Precipitation anomalies during September 2022 varied significantly around the world. September precipitation was generally less than normal across the northwestern, central, and south-central U.S., and southern South America, as well as across parts of southeast China and southwestern Asia. Wetter-than-normal conditions were notable across parts of Central America and the Caribbean region, central and eastern Europe, central-western Africa, India and Indochina, and Australia.
Global Precipitation Climatology Project (GPCP)
The following analysis is based upon the Global Precipitation Climatology Project (GPCP) Interim Climate Data Record. It is provided courtesy of the GPCP Principal Investigator team at the University of Maryland.
- Tropical Cyclone rainfall contributed significantly to the monthly precipitation pattern for the Atlantic, Pacific and Indian basins with especially devastating results for Cuba, Florida and Puerto Rico.
- September rainfall somewhat alleviated drought over western Europe, but arrived with floods over Portugal and Italy.
- La Niña-type anomalies continued over most of the Pacific Ocean areas, Maritime Continent and Australia with effects on global totals.
- Global totals for September show a positive trend since 1979, with counter-balancing swings between ocean and land.
This September's global mean precipitation map (left, top panel) combined the usual seasonal features, the continuing effects of La Niña, and smaller scale features that resulted from tropical cyclones, among other features. Heavy rainfall was evident over South Asia as part of the summer monsoon there, while Australia was in its dry season in its end of the seesaw with South Asia. The Intertropical Convergence Zone (ITCZ) extended across the Pacific and Atlantic north of the Equator, and the tropical African and South American rain features were near their northernmost points. Mid-latitude cyclone tracks were evident, especially over the ocean in both hemispheres.
The middle and bottom panels (left) show the anomalies for this month in relative magnitudes and percentages, respectively, showing smaller scale features than the mean map. On the large scale in the tropics, the La Niña continued, nearly two and a half years at this point in time, with cool sea surface temperatures (SSTs) in the central, tropical Pacific associated with general negative rainfall anomalies there, and the response to the west of warmer SSTs surrounding and positive rainfall anomalies around and over the Maritime Continent and extending into the Indian Ocean. This month the La Niña produced its typical positive anomalies over Australia, which is especially evident in the percentage map during Australia's dry season. The South Asian monsoon was also active with general positive anomalies and associated flooding over India and Indochina. However, Pakistan became drier this month after the major floods of August.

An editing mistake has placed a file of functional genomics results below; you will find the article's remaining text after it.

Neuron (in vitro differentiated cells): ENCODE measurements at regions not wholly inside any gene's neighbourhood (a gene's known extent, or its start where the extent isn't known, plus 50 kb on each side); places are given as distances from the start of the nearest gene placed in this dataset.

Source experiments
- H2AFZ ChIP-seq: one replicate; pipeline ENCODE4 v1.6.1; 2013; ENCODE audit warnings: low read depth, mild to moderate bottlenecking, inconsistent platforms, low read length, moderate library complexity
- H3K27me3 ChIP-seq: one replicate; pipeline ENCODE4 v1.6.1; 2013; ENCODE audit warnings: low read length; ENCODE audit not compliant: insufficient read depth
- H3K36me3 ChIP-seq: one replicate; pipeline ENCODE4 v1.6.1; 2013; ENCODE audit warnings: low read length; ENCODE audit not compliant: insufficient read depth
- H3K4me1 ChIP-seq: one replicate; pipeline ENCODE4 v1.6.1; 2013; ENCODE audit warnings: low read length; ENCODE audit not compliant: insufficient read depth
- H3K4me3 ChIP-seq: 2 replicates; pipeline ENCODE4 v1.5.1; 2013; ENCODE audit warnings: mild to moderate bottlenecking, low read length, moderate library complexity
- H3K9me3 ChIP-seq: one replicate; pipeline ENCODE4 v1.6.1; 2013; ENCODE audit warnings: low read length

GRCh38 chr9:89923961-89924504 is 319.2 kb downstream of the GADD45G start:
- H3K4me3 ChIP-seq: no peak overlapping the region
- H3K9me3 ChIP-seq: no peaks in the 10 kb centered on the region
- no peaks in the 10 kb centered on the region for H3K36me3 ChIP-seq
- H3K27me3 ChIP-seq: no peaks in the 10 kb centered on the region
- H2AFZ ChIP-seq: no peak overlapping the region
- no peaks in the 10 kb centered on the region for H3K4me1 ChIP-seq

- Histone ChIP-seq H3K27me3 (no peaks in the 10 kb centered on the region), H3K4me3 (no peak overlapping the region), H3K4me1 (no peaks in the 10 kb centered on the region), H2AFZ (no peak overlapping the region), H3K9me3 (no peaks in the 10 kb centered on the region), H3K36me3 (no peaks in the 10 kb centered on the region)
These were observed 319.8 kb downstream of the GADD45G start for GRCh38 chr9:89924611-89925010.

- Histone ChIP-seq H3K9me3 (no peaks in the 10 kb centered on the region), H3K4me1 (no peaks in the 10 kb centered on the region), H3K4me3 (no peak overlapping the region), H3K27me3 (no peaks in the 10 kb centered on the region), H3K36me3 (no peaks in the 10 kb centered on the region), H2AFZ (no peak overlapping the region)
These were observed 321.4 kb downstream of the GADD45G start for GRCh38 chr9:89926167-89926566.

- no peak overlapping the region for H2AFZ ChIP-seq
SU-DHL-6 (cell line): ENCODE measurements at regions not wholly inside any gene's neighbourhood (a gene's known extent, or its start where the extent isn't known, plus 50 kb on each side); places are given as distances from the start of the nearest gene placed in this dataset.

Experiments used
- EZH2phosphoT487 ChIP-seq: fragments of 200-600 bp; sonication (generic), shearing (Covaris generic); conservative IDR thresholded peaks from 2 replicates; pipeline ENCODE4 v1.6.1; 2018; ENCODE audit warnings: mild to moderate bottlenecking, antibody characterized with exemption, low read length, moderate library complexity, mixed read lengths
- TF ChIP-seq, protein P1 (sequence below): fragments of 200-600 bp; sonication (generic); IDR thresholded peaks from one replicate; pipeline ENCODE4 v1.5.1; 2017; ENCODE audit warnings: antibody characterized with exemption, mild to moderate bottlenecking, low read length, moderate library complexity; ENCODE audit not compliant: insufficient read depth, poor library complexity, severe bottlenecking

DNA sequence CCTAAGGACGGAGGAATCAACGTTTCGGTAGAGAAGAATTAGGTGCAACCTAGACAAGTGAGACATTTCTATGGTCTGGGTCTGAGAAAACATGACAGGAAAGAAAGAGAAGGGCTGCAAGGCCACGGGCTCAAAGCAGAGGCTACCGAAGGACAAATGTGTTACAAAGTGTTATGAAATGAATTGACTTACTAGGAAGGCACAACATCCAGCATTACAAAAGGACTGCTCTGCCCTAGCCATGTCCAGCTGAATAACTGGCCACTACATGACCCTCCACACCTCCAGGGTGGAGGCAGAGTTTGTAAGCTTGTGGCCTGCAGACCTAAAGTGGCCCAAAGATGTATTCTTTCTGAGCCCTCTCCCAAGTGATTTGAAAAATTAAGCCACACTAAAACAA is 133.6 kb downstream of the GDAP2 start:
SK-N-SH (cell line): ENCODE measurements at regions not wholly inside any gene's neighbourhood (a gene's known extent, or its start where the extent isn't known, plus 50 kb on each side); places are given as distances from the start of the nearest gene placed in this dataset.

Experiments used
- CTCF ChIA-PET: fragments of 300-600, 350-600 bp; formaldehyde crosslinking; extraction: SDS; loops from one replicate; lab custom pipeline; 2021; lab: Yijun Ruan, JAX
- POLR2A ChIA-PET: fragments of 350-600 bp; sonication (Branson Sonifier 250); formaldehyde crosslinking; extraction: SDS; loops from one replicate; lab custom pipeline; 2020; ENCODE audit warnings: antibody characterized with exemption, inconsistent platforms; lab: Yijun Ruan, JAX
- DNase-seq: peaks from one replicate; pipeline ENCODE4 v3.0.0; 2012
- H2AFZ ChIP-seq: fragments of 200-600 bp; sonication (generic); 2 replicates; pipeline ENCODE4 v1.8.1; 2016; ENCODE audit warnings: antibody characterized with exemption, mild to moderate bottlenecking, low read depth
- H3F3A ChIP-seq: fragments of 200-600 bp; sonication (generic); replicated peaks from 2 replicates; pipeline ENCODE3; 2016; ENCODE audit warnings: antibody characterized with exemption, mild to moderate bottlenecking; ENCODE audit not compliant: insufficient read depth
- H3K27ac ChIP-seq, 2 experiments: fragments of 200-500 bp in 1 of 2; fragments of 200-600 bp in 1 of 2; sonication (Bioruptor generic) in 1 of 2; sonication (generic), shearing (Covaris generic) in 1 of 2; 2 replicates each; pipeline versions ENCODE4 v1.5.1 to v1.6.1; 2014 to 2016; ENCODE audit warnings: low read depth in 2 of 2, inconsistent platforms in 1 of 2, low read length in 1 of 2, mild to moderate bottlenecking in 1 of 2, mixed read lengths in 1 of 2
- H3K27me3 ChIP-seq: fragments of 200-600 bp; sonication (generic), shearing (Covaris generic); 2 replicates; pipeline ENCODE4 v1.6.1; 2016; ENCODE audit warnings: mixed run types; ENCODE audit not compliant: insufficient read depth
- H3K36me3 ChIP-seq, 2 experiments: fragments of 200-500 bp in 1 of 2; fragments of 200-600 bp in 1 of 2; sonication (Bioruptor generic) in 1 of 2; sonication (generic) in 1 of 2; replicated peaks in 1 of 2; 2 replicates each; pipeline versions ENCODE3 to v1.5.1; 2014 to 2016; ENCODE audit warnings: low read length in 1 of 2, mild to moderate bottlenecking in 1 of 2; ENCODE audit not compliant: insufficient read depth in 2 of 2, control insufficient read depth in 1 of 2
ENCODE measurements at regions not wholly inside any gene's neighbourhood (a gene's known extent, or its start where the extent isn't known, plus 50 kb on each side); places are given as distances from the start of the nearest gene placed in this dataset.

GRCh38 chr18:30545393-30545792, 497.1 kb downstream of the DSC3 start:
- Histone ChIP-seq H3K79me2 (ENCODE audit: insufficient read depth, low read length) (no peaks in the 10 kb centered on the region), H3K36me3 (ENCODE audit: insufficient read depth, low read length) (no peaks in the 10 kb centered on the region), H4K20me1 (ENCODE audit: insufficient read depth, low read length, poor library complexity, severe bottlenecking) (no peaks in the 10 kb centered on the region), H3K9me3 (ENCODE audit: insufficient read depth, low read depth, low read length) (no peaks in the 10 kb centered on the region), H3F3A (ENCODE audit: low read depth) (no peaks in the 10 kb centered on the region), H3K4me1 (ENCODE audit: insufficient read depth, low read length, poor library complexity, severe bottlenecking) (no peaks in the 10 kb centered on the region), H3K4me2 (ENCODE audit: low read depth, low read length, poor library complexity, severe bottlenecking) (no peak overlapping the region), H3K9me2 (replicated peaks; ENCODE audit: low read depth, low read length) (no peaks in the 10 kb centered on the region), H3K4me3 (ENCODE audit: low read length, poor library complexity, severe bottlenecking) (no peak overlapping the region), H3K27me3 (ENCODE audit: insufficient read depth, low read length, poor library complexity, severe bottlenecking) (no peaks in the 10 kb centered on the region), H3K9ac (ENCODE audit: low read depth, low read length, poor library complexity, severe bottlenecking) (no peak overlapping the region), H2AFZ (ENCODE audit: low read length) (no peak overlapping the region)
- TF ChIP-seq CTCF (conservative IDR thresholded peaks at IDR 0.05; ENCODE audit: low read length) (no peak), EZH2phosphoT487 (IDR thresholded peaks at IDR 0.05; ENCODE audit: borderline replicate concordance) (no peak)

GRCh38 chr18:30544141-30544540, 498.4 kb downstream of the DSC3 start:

Elsewhere in the tropics, the rain belt across central Africa had large excesses of rainfall compared to climatology, which were accompanied by significant floods. In Nigeria, 300 people have perished from the flooding, and extreme rainfall has led to landslides in Uganda and floods in Senegal. Meanwhile, the rainfall maximum in northern South America was below normal with negative anomalies, which is the opposite of what is typical with La Niña conditions.
Some of the relative small scale, intense positive departures from climatology in the tropics were associated with a very active tropical cyclone month. Typhoon Hinnamnor hit South Korea and Typhoon Noru came across the northern Philippines, progressed west across the South China Sea and then into Vietnam and Laos. Both typhoons left a trail of heavy rain which affected the monthly pattern. In the Atlantic, the monthly rainfall anomaly maps also showed the rainfall results of Hurricane Fiona moving from the western Atlantic into the Caribbean, devastating Puerto Rico, and then continuing northward and smashing the maritime provinces of eastern Canada. A similar topical to extratropical march occurred in the Pacific as the remnants of Typhoon Merbok hit Alaska. And at the end of the month, Hurricane Ian marched across the Caribbean, hit Cuba resulting in a total loss of electrical power and flooding in the island's western half. Ian continued on to devastate Florida with wind, storm surge, and flooding.